Where do the high numbers come from?

After a little research, it turns out that the “average wage” touted by those who believe we are earning too much, includes things that are not wages at all. Benefits equated to salary include our so-called discounted medical insurance (regardless of whether or not I choose to opt in), the small life insurance policy I mentioned, as well as benefits received by employees who qualify under an old system that is not available to any of us hired in the mid 1980s or later.

Our salary average also includes the retirement benefits paid to past federal workers!

It is misrepresentation of the truth to say that since I work for an employer that provides great benefits, then my wages are really n+1 when the amount that shows up in my credit union account is n. If you want to do that with federal workers, then do that with the private sector too. How valuable are the things we don’t have that some private companies offer, such as fitness club memberships and on-site child care? Smucker’s 100% tuition reimbursement (I’m still paying on my $80K student loan)? How about the 20% free time at Google? And seriously, did I just find out my detractors want to penalize me for choosing one employer over another based on benefits? I call it smart, not criminal.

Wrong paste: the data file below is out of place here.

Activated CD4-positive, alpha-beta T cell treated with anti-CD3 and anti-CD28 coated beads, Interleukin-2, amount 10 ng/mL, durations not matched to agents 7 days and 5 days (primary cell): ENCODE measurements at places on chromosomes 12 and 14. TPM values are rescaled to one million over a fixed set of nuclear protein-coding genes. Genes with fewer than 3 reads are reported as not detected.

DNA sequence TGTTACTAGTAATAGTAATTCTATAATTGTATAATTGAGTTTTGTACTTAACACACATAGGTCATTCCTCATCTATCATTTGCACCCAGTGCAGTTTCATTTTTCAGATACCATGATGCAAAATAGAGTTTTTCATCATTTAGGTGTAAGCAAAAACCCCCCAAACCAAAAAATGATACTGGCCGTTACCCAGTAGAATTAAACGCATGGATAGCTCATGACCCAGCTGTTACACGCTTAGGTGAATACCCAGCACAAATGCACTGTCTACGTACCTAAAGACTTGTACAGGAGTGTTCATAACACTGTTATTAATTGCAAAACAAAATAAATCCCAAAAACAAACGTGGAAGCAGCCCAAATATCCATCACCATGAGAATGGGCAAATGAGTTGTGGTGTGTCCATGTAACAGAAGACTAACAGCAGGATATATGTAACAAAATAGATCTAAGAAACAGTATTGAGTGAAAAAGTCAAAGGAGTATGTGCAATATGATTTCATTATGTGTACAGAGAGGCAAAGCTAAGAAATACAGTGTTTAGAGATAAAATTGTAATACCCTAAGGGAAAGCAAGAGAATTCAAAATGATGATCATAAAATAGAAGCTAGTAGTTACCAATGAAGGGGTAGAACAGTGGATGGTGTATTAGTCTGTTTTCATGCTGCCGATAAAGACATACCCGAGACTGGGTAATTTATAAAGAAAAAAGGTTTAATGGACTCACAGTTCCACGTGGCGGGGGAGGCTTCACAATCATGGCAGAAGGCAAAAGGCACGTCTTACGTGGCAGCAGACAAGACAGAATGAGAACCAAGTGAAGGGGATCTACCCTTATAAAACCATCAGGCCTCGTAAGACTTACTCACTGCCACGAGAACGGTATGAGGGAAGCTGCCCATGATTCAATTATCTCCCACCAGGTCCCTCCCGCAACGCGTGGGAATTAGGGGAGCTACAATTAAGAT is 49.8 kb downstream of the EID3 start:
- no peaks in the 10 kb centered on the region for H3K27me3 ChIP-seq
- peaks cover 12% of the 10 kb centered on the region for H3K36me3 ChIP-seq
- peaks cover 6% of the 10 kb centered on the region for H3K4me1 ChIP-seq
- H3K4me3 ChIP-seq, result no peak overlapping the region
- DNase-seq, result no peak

An example of a stereotypical federal employee

You want one? It’s me. I’m a divorced, single-mom raising a teenager. I’m buried in student loans and mortgage debt, and I’ve got my fingers crossed that my 14-year old vehicle can continue to serve us for a few more years. If not, I’ll have an auto loan too.  We do ok, here, though. We are able to pay for ballet classes for my daughter and school expenses like a new dress for 8th grade graduation, yearbooks, annual photos, new shoes, glasses (she keeps losing them!), and braces. I expect that these daily expenses will mount as she gets older and makes her way through high school. I can pay all the bills and add a few dollars each month toward paying off credit card debt created when I bought airline tickets for my brother’s family so he could visit Mom for Thanksgiving. I donate to a string of charities — not a lot, but I donate. We wear our clothes till they aren’t nice enough to give to Salvation Army, and we wait till movies hit the Academy because tickets are only $4. I wash and re-use plastic baggies. Yes, I do! We have everything we need, but only because we are careful.

So when you need a face to represent the outrageous wage abuses by spoiled federal workers, you can use mine.